After a week of dreary, rainy days, the skies finally cleared up and members of the College community came together for a day filled with burgers, beer and tradition.
On Saturday Oct. 2, the annual festivities of Spirit Week culminated in an ultimate display of Lions pride, as Homecoming 2010 transformed ordinarily quiet parking lots into an atmosphere of energy and school spirit.
As early as 10 a.m., music could be heard blasting from speakers, and attendees were already beginning to set up tents and fire up their grills.
Over the course of the day, individuals of all ages migrated to Lots 3 and 4.
Whether alumni came to reconnect with their former classmates, or family members came to visit current students, the day fostered an undeniable sense of togetherness.
Although the College lost in its game against SUNY Cortland, with a score of 37-0, this did not put too much of a damper on the day.
Despite the team’s loss, Katie Tedesco and Kevin Hodulik were victorious in being crowned this year’s Homecoming Queen and Homecoming King.
“I’m so excited because obviously I really wanted to win. I didn’t even realize I won until they said my name,” Tedesco said.
Not only was it a memorable occasion for Tedesco because she was voted homecoming queen, butunfortunately, it was also the first time she ever got stung by a bee.
While recovering from the sting, she said, “The whole reason why I ran was to make a statement. It started as a joke, but became reality. I wanted to prove that anyone can run for homecoming queen. It
doesn’t matter what organization you’re from. It just matters the type of person you are.”
Tedesco ran on behalf of College ambassadors and Women in Learning & Leadership.
Homecoming King Kevin Hodulik, also an ambassador, participated on their homecoming team, which includes the Leadership Development Program and Delta Sigma Pi.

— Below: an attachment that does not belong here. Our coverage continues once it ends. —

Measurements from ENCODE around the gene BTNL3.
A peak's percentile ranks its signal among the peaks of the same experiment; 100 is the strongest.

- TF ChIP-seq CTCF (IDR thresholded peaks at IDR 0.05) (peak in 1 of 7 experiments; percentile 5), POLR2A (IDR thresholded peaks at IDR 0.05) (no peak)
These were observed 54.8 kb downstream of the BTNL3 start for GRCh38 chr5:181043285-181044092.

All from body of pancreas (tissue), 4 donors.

“I’m really honored. It was definitely unexpected,” he said. “Thank you, campus. I’m really happy.”
When Hodulik was asked why he decided to run, he said, “I didn’t. My team nominated me. I felt like I was on cloud nine just being nominated and then made it to the court. And being voted king, I’m ecstatic.”
Hodulik was not the only happy person. An overwhelming feeling of joy was prevalent on campus.
For hours, swarms of people milled about the parking lots as they reminisced about old times while creating new memories.
Fraternities, sororities, clubs and the WTSR all marked their territory in the parking lots, joining together alumni and current members of these organizations.
“Sigma Pi honestly has the best tailgate,” said Matt Fargione, sophomore accounting major. “You can hear their music all across the parking lot. This is the best event on campus. It’s awesome. I love homecoming.”
“Homecoming brings the school together. There’s a sense of camaraderie,” said Mike Finley, senior technology education major.
Finley spent a majority of the day visiting the tents of the crew team and technical education students. As a Community Advisor at the College, he also used the day to reconnect with previous residents, while dancing and having fun with his friends.
Games of corn hole, beer pong and ladder ball were assembled throughout the parking lots. A moon bounce shaped like a tiger and a gigantic red, blue and yellow obstacle course were among the inflatable entertainment provided to children and College students alike.